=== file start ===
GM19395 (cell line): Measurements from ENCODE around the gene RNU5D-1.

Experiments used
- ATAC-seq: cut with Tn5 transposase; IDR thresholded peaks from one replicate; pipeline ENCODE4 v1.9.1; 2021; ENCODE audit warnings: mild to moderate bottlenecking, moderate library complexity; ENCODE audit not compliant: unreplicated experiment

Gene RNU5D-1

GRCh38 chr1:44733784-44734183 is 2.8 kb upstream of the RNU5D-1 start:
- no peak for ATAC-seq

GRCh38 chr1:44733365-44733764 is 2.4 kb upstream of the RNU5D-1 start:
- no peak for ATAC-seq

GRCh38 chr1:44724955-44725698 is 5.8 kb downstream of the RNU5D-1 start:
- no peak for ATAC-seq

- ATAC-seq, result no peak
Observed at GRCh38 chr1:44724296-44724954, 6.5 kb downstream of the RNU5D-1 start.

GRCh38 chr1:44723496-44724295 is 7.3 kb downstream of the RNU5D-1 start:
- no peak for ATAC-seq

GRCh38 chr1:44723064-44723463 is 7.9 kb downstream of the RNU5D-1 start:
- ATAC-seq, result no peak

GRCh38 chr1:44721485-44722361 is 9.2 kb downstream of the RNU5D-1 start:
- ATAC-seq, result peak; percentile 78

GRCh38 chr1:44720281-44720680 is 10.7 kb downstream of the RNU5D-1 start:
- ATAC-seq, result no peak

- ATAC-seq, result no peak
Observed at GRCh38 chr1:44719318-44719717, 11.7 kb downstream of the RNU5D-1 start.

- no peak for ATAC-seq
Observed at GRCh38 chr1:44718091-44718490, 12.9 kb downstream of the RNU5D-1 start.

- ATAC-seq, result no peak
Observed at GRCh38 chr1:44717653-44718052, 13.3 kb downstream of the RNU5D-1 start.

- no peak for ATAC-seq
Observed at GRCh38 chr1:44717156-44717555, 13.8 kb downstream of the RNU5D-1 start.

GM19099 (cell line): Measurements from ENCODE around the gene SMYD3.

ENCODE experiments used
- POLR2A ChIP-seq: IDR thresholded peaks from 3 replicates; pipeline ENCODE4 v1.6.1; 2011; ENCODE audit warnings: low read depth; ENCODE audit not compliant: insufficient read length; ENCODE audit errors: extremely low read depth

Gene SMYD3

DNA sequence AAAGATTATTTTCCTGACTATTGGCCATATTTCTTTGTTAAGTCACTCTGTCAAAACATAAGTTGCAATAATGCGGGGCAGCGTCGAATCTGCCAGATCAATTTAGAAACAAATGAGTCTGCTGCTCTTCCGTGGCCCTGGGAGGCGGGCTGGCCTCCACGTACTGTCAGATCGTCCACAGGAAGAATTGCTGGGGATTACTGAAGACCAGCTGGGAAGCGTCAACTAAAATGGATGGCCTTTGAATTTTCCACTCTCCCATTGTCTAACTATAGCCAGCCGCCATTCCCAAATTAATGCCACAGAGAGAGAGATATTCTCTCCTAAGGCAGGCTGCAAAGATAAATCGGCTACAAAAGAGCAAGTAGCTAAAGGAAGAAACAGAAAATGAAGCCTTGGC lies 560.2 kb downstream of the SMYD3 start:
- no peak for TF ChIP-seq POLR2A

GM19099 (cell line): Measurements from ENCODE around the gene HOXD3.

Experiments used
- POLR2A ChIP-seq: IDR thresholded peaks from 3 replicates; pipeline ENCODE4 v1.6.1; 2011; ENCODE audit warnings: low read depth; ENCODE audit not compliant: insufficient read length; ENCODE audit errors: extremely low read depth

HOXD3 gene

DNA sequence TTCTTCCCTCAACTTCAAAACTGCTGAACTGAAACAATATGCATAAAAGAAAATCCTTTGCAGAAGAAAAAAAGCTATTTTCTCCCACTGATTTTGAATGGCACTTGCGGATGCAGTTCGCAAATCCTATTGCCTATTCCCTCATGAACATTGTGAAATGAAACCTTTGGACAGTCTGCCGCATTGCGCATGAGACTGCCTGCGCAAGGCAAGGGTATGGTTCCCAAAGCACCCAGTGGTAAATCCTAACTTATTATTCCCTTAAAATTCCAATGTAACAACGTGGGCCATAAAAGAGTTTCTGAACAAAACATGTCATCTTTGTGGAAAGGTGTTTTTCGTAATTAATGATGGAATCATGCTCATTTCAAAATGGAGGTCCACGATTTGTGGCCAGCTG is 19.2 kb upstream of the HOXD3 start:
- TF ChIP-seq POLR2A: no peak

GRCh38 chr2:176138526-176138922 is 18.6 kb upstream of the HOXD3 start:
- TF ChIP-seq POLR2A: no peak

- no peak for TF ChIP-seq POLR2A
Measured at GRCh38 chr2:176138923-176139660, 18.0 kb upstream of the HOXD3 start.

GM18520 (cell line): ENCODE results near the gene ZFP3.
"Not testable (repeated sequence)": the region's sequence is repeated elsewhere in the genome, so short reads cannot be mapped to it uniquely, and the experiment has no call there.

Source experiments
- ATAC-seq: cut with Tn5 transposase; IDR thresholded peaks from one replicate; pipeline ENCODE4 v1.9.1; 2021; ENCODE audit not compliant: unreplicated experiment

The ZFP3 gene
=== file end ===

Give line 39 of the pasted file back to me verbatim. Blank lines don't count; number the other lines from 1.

DNA sequence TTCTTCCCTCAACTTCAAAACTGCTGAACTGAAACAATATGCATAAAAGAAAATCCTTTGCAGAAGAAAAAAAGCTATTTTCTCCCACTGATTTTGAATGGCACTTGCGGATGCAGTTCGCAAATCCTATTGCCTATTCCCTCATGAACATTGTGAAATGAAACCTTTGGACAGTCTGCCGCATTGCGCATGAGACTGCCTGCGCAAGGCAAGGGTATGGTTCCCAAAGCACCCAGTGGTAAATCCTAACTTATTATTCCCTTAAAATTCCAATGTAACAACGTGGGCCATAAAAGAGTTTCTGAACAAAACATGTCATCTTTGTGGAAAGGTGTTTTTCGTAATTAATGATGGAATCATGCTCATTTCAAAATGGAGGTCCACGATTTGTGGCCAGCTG is 19.2 kb upstream of the HOXD3 start: